Linked by the National Highways 8 and 11, Jaipur is a fairly smooth drive from Agra (230 km) and Delhi (258 km). The route is dotted with tiny villages and refreshment points. Behror (130 km from Delhi) and Dharuhera (75 km) are well equipped with fast food joints, motor repair centres and motels on the Agra-Delhi-Jaipur route. Deluxe coaches operated by RTDC, ITDC and others run from Delhi, Agra, Udaipur and Jodhpur.
Taxi service is available from all destinations at negotiable prices. Buses shuttle between Delhi and Jaipur almost every hour from Bikaner House at Delhi. The last bus leaves at 12 midnight. Bus terminus: The Sindhi Camp Bus Stand provides round-the-clock service for intercity road travel. The main bus stand on Station Road offers luggage storage space for Rs 5 per baggage for half a day.
Buses also pick up people from around the Narain Singh Circle. Deluxe coaches should be booked in advance at the RRSTC (Rajasthan Road State Transport Corporation) office.
Jaipur has moderate to very hot climate throughout the year. Temperatures range from 30°C to 46°C in the summer and between 7°C and 27°C in the winter.
In the heart of the old city, is the former royal residence, built in a blend of the Rajasthani and Mughal styles. Grey-white marble columns, ornate with floral motifs in gold and coloured stones, support the carved arches. Two carved elephants in marble guard the entrance. The retainers whose families have served generations of rulers serve as guides. The Palace houses a museum with a superb collection of Rajasthani costumes and armory, of Mughals and Rajputs, including swords, of different shapes and sizes with chased handles, some of them inlaid with enamel and embellished with jewels, and encased in magnificent scabbards. The palace also has an art gallery, with an excellent collection of miniature paintings, carpets, royal paraphernalia and rare astronomical works, in Arabic, Persian, Latin and Sanskrit, acquired by Sawai Jai Singh II, to study astronomy in detail. The palace is within city limits and accessible by road.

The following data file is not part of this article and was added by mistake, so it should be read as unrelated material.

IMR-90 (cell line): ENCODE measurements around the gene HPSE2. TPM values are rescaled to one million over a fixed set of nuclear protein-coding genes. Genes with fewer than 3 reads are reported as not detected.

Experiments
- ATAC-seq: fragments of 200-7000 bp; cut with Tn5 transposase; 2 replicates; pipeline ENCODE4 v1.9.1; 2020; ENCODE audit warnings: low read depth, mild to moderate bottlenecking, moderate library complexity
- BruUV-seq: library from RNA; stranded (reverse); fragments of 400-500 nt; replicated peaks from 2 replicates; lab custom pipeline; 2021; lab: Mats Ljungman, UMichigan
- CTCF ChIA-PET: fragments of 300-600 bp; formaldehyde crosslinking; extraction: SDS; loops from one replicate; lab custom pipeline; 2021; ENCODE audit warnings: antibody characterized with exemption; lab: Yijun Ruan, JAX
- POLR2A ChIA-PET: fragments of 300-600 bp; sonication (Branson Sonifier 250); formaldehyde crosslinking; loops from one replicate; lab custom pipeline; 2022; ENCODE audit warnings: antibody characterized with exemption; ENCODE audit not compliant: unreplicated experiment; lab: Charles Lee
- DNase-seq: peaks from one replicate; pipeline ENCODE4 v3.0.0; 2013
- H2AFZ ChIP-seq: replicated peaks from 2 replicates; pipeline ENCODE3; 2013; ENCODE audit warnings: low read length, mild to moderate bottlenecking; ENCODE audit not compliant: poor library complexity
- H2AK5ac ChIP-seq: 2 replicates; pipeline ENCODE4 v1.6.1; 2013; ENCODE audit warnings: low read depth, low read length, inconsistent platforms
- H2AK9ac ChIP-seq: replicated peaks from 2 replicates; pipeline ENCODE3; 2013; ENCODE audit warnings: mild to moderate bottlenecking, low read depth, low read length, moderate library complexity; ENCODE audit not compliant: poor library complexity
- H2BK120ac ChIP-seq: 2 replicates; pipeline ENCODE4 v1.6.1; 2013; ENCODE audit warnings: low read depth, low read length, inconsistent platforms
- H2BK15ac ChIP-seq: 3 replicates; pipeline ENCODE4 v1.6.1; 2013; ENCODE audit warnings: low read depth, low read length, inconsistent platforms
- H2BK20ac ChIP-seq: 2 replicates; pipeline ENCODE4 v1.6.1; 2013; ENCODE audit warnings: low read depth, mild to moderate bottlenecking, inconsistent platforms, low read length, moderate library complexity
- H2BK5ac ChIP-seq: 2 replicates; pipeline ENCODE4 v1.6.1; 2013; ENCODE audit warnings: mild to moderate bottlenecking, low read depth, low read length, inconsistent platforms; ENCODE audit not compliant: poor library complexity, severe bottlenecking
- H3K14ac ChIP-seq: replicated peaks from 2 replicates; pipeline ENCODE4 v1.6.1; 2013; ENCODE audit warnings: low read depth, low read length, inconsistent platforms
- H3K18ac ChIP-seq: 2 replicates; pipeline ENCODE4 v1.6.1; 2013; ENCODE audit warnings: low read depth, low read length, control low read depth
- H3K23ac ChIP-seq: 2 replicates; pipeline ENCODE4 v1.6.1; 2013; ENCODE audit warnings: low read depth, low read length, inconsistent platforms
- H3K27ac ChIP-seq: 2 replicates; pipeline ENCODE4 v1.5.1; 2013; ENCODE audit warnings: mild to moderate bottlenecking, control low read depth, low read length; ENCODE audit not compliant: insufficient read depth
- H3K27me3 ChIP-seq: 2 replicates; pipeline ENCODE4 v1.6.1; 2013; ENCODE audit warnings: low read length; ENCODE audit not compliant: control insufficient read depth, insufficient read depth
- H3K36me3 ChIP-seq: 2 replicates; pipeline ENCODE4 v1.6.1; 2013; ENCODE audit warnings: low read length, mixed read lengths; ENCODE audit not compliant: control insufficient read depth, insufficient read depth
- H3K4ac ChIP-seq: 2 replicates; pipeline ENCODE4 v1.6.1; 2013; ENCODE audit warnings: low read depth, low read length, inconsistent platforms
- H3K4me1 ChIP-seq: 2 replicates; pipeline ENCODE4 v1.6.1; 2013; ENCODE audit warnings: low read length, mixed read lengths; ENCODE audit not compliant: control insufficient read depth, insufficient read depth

Built in 1799 A.D. the Hawa Mahal or Palace of winds is a major Rajput landmark. This five-storey building, along the main street of the old city, is in pink splendor, with semi octagonal and delicately honey combed sandstone windows. The monument was originally conceived, with the aim of enabling ladies of the royal household, to watch the everyday life and royal processions of the city.
Amer or Amber was the former capital of the Kachhwaha Rajputs, of the old state of Dhundhar, for seven centuries. In the high season, this is one of India's most popular tourist sites, with continues a train of colorfully decorated elephants, walking up and down the ramp. From the side of the main road, one can catch a dramatic view of the hilltop palace. The Palace and the Jaigarh fort show distinct Mughal influence.
A beautiful complex of palaces, halls, pavilions, gardens and temples built by Raja Man Singh, over a period of about two centuries, still stand in a magnificent state. The palace complex emerges dramatically from the placid waters of the Maotha Lake and is approachable only through a steep path. Tourists often ride on the elephant back to the Singh Pol and the Jaleb Chowk. Two flights of stairs rise from one end of the chowk, one leading to the Shila Mata Temple and other to the palace complex. The image of the patron goddess was brought from Jessore in East Bengal (now in Bangladesh) by Raja Man Singh; to be installed here and worshipped by thousands of devotee, a spectacular pillared hall-- Diwan-e-Aam and a double storeyed painted gateway, Ganesh Pole, dominate the front courtyard. An elegant tiny garden in Charbag style, beyond the corridors, has Sukh Niwas to its right and Jas Mandir to its left. The latter combines the Mughal and Rajput architecture, seen in its beautiful interior with intricately carved Jali screens, delicate mirror and stuccowork and painted and carved dadoes. The well proportioned Mohan Bari or Kesar Kyari in the center of the Maotha Lake and the Dilaram Bagh at its north end provides a spectacular view of the palaces above.